A few days before a Memorial Day weekend, I went into the hospital to get my appendix removed. I never thought I would be in the hospital for 90 days, 59 of them in medical induced coma.
It began one afternoon when I felt a sharp pain in the center of my stomach, which ended up radiating down to my lower right quadrant. Finally, it got to the point where I needed to go to the ER, where they took a CT scan that showed an irritated appendix.
After waking up from surgery I felt tremendous pain. The nurses told me it’s normal healing pain and I should get up and start walking around. The following day the pain seemed to be getting worse and I was very sick to my stomach. By the next day, my surgeon ordered a CT scan. I was told that there were no complications as far as they can see, and I was healing well.
By day 4 in the hospital, my stomach felt like it was going into spasms, I was becoming more bloated, the nausea continued, I had heartburn, and I had no bowel sounds. They did another CT scan, and again, I was told that they didn’t see any complications. They told me that the pain medications were probably making me constipated and needed to walk and eat to get my gut moving.
I told the medical staff that something was terribly wrong, these aren’t healing pains. I kept stressing that I know my body and have a high pain tolerance, but they weren’t listening and I felt helpless. As a marathon runner I know that running is 10% physical and 90% mental. I’ve spent thousands of hours training for races, and during that time, my body has been challenged to run through stress, aches and pains. It is the mental endurance that keeps you moving forward to cross the finish line.
On the Tuesday after Memorial Day, and everyone was back from the long weekend. I was seen by 4 doctors in the morning. My best friend who works in the hospital was also back from vacation and when she saw my stomach, she was in shock. By now it was bloated and clearly bruised. She didn’t hesitate to contact Trauma, who was there in 10 minutes. He spent a minute looking at me and said they’re taking me directly into the operating room.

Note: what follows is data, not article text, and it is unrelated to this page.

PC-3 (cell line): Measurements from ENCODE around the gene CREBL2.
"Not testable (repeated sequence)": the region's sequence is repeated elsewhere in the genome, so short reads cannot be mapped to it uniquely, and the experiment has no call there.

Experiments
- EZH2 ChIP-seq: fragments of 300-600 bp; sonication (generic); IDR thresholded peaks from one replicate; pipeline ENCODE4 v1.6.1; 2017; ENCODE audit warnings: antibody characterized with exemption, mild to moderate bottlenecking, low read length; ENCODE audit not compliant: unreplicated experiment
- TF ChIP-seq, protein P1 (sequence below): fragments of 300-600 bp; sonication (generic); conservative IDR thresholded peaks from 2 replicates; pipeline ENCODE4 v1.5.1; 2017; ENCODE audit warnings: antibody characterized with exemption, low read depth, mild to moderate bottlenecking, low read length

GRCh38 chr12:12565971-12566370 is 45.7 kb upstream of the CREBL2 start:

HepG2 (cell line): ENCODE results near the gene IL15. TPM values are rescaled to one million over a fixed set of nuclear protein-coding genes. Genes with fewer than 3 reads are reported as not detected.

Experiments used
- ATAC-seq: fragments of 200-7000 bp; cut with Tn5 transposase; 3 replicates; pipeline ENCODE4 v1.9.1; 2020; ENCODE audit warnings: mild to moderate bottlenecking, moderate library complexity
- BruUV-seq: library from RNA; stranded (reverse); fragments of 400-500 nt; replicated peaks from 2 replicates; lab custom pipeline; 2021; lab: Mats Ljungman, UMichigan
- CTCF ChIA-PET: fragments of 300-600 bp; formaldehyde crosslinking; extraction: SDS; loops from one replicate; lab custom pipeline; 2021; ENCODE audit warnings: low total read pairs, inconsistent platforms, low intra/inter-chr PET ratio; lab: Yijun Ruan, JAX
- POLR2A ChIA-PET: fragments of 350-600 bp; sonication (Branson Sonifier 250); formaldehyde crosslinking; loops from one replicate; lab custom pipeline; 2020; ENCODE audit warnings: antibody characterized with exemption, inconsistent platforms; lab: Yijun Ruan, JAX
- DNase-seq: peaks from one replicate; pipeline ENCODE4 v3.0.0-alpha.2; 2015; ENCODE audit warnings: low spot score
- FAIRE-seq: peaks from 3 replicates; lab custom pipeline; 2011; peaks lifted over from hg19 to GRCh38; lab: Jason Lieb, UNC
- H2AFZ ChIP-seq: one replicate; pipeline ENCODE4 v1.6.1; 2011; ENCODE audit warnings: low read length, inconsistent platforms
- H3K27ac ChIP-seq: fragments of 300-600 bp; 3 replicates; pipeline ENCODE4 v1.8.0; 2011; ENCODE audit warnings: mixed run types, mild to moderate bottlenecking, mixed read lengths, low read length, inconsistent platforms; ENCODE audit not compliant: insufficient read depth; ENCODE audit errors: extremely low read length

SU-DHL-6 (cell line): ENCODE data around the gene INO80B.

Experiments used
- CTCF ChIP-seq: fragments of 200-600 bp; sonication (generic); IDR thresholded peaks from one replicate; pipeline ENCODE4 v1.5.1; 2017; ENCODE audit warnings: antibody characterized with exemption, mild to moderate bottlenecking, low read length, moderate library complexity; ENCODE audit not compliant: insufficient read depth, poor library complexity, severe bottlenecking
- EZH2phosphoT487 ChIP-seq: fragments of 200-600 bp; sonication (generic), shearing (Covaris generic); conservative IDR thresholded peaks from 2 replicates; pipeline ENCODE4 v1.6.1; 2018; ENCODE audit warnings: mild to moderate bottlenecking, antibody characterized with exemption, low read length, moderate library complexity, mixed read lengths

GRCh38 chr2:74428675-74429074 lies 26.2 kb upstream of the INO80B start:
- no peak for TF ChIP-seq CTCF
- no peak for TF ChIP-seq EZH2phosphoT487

While in surgery they discovered a puncture in my small intestine and I had been leaking poison into my system. They had to re-sectioned my intestine, cleaned out liters of bile and removed a section of dead cells from my abdominal wall. I would be in surgery for two days and come out with an open stomach wound that measured 5” x 8”.
About a week later, when things seemed like they were getting better, my body took a turn for the worse. I went into septic shock. As they laid me flat on the CT scan table, fluid started to fill up around my lungs. I was drowning. They immediately rushed me back to ICU where I would be intubated again.
Over the course of the next six weeks, in a medical induced coma, my kidneys would fail, I received blood transfusions, had a tracheotomy, needed a vacuum to clean out my stomach wound, and I couldn’t break fevers. I was critically ill, and at one point, the nurses asked my husband to prepare a list for final goodbyes. My family suffered every day, but they knew that I was a feisty fighter that never gives up.
Thanks to all of the prayers and thoughts by so many people, I finally opened my eyes a little over two months to the date I went into the hospital. I was so happy to see my loved ones in the room with me, but when I went to talk, I had no voice. My wrists were too weak to hold a pen and write. I had no leg strength to take a step. And my quick-thinking brain would feel like it was covered by a dense fog, suffer memory loss and easily get tired.
After the hospital, I went into rehabilitation to recondition my body. I finally arrived home, with the open wound, which my husband would have to change daily to prevent infection. Finally, 10 months after I came home, the surgeons felt I was ready for a complex abdominal wall reconstruction surgery.
I wasn’t scared to go back into surgery, but I was terrified of getting sepsis again. However, this time I went into the hospital empowered with knowing the signs and symptoms of sepsis. As a matter of fact, I vocalized this information to all my doctors, nurses and techs during my hospital stay. This time, I was in control with education and knowledge.
I am still healing and look forward to getting back to doing the things I did before sepsis, especially spending time with my family, running long distance and playing golf. But no matter what I do, I will do it with purpose. I survived to help advocate change, create sepsis awareness and to support survivors and their families.